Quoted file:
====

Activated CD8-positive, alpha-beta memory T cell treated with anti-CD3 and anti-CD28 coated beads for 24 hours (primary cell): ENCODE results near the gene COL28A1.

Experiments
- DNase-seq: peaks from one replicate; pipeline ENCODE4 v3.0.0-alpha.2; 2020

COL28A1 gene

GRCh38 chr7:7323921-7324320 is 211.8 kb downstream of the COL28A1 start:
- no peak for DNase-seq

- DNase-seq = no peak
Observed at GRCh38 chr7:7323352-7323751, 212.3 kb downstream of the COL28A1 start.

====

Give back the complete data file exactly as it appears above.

Activated CD8-positive, alpha-beta memory T cell treated with anti-CD3 and anti-CD28 coated beads for 24 hours (primary cell): ENCODE results near the gene COL28A1.

Experiments
- DNase-seq: peaks from one replicate; pipeline ENCODE4 v3.0.0-alpha.2; 2020

COL28A1 gene

GRCh38 chr7:7323921-7324320 is 211.8 kb downstream of the COL28A1 start:
- no peak for DNase-seq

- DNase-seq = no peak
Observed at GRCh38 chr7:7323352-7323751, 212.3 kb downstream of the COL28A1 start.